Interspersed in the capillary beds are the beginnings of tiny lymph vessels that play a major role in picking up excess fluid from between cells. These small vessels empty into larger and larger vessels that eventually dump their contents into veins, thus returning the materials to the circulatory system. Lymph vessels are similar to veins and have thin walls and a system of valves.

Go with the flow
Effluerage is always performed in the direction of the venous blood flow (toward the heart) to aid the movement of blood and lymph in the correct direction and to prevent damaging delicate vessel valves.

Varicose veins are simply veins in which valves have been damaged and cannot close tightly. Because the blood is not efficiently moved toward the heart, it pools, stretching the veins. Many veins lie very close to the surface and massage must be performed with this in mind. Effluerage against the direction of venous blood flow can potentially damage valves and create a similar problem.

This explains why effluerage of the limbs is performed from the knee toward the hip and from the toes toward the knee. This may feel unusual as hands move opposite to the direction that the dog’s hair grows, but it is important to maintain healthy vessels in the circulatory and lymph systems and to encourage the removal of wastes, toxins, and excess fluid from the region.

It is easy to see that even light to moderate pressure with effluerage warms the underlying tissues and can cause the arteries to dilate, increasing blood flow and bringing more oxygen and nutrients to the area. At the same time, moving in the direction of venous blood flow, the massage removes wastes and toxins and refreshes the tissues. Effluerage also helps dissipate swelling by promoting the movement of extracellular or interstitial fluid out of the region. In addition, effluerage has a soothing effect on the nervous system that facilitates relaxation and fosters a sense of well-being in the dog. So this Swedish massage stroke that appears so gentle, can in fact have very important health benefits.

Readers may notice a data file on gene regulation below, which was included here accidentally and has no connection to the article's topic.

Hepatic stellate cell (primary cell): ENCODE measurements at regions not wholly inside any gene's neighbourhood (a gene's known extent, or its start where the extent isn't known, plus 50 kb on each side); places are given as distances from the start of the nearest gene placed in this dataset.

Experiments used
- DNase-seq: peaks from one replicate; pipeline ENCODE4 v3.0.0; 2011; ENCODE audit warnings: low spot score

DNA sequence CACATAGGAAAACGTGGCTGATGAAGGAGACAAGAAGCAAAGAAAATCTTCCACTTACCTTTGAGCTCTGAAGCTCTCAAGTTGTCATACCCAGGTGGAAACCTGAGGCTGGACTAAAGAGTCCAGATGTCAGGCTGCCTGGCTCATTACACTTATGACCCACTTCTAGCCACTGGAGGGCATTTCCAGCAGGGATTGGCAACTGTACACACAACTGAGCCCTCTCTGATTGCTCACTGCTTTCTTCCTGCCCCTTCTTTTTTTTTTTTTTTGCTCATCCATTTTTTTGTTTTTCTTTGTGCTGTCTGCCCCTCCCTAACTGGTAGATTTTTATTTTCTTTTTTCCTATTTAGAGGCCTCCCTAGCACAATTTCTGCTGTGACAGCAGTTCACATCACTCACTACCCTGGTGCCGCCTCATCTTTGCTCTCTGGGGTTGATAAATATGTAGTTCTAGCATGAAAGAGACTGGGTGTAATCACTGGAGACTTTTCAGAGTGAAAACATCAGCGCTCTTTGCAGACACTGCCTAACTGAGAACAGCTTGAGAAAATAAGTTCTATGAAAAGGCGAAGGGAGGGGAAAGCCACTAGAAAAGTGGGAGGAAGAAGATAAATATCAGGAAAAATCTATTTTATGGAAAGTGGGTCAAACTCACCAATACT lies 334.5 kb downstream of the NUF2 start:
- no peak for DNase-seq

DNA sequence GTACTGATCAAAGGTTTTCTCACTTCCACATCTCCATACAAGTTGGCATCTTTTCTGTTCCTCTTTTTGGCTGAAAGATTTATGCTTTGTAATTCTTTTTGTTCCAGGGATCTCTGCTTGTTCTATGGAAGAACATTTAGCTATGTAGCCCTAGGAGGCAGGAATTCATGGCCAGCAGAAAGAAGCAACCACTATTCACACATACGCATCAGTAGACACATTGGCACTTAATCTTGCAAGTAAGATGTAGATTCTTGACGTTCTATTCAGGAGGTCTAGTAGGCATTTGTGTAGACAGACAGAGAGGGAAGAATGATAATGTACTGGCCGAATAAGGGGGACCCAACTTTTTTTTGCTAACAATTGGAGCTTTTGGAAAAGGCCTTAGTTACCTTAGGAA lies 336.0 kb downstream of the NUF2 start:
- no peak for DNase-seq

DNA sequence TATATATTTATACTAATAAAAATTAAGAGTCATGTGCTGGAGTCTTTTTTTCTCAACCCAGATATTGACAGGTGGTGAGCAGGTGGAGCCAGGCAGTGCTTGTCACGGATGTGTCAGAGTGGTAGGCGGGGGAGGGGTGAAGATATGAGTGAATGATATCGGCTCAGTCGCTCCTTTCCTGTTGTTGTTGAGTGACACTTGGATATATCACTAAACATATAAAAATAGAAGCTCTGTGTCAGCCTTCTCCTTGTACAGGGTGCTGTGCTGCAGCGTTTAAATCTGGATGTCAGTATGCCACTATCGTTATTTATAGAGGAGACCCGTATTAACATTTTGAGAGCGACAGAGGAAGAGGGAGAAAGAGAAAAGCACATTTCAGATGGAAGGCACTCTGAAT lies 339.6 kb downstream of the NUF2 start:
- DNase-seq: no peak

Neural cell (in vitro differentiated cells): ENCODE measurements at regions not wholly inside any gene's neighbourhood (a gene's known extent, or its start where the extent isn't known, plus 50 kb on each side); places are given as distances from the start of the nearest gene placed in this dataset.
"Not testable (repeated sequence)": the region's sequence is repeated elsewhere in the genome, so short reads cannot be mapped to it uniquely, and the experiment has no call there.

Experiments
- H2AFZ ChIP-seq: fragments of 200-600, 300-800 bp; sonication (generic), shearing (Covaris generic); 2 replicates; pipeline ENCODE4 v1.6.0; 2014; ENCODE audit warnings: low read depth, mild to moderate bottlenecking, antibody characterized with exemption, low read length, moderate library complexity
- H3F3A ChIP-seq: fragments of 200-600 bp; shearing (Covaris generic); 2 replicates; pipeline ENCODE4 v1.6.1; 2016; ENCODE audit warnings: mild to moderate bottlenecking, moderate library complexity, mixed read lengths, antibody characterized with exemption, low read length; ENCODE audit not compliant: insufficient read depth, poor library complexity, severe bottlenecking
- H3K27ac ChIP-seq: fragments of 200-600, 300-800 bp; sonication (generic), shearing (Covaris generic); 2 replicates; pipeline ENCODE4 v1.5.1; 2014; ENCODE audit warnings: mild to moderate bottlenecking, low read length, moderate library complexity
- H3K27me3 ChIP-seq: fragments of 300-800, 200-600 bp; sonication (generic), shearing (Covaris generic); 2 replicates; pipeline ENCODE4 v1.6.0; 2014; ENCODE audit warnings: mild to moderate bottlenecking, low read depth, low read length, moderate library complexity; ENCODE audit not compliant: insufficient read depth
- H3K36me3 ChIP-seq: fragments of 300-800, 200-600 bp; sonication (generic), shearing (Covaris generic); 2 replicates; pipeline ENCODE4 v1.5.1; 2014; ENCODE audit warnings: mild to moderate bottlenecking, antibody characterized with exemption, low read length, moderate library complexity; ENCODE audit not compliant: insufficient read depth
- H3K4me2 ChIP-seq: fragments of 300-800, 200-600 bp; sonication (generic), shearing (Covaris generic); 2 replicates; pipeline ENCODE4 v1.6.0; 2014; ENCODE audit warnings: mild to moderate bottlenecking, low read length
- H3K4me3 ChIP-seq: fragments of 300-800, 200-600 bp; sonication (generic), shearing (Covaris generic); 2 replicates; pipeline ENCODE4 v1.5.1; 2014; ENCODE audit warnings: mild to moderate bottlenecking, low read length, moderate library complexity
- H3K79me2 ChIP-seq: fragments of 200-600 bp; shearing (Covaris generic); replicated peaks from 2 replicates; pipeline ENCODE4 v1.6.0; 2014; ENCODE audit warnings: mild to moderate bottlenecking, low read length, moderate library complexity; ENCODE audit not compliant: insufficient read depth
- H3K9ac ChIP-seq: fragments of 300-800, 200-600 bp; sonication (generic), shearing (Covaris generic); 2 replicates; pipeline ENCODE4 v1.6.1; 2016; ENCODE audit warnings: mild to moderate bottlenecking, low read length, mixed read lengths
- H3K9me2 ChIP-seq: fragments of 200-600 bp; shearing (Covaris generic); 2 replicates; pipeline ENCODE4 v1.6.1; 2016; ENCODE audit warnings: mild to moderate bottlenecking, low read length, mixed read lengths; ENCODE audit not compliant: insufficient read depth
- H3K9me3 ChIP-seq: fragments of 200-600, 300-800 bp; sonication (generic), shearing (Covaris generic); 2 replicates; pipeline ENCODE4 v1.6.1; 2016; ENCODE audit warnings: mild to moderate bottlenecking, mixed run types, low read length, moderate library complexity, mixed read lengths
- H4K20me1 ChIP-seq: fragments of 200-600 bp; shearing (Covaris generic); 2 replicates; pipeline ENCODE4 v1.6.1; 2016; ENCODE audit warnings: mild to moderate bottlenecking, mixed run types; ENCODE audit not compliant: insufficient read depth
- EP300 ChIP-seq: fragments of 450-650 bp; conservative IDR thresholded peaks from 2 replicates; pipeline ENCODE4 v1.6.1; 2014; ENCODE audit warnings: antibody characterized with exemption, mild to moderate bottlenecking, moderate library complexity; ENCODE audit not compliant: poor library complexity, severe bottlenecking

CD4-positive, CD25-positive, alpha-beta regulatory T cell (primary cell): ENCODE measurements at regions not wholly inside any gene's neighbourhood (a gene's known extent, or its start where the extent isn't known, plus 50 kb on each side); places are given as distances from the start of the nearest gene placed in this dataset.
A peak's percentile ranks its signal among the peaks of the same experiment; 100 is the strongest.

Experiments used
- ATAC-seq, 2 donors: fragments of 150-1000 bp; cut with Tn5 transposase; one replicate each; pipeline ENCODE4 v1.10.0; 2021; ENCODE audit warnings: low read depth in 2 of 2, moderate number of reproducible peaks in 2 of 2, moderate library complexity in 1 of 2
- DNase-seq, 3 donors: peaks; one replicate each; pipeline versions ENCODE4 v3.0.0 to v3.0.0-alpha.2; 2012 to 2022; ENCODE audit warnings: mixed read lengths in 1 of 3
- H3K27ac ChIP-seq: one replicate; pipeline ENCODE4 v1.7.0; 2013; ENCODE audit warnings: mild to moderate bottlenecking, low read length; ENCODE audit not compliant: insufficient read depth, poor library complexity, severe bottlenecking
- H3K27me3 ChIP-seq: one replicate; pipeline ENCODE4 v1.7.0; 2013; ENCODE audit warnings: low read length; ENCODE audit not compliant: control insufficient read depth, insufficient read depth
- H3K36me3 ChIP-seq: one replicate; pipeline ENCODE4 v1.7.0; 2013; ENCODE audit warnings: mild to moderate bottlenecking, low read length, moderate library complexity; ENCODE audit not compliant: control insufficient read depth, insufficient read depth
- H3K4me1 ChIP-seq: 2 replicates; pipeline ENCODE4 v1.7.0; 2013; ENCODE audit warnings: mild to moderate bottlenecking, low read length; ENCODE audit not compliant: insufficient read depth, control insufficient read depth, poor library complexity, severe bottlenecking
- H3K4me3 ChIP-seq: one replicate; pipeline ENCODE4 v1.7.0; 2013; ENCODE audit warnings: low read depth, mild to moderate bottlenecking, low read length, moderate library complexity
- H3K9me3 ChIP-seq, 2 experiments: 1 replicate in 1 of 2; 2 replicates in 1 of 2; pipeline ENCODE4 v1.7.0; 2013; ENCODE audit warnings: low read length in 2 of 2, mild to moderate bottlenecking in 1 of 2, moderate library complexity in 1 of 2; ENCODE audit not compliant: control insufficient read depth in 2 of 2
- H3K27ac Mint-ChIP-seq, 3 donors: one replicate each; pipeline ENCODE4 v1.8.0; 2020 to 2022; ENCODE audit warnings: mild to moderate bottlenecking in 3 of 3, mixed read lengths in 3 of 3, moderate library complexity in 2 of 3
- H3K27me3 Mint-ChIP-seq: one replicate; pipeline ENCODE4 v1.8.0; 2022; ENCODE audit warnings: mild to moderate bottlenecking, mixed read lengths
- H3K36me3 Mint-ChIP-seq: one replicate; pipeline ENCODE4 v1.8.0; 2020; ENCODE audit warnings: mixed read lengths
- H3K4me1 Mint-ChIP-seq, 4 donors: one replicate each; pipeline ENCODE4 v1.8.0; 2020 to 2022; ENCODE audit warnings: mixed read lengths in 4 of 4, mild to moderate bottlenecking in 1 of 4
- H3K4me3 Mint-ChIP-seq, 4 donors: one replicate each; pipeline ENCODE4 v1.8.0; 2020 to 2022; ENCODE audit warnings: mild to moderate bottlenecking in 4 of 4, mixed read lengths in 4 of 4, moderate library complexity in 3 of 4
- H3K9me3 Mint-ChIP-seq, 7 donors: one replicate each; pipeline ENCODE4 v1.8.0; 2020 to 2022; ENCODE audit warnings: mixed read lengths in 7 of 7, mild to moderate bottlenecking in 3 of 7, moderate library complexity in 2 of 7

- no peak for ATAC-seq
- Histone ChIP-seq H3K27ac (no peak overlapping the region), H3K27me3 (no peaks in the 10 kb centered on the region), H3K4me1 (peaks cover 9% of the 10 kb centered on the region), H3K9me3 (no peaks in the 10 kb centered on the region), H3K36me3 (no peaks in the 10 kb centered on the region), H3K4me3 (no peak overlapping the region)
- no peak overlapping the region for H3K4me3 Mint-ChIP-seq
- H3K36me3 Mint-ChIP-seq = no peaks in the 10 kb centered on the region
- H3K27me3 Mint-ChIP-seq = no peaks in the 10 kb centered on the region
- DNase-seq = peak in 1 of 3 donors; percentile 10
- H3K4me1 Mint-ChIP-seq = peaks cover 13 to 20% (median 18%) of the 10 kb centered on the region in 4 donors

An effluerage session
Before beginning any massage, it is important to consider why you will be massaging the dog. In other words, you need to establish your intent for the session. It may be to relax your canine friend, decrease stress, reduce swelling in some area, increase the range of motion in a specific joint or joints, or some other purpose. In any case, your overall intent should be to interact for the good of the animal. It is important to set the goal of the massage in your mind and to communicate your intent to the animal verbally or with positive images in your mind. After introducing yourself and establishing your intent, it is time to begin.

Effluerage resembles petting your dog and is sometimes referred to as petting with a purpose. Use an open hand or some part of it to glide over the surface of the coat, always moving toward the heart or in the direction of the venous blood flow (the blood returning to the heart).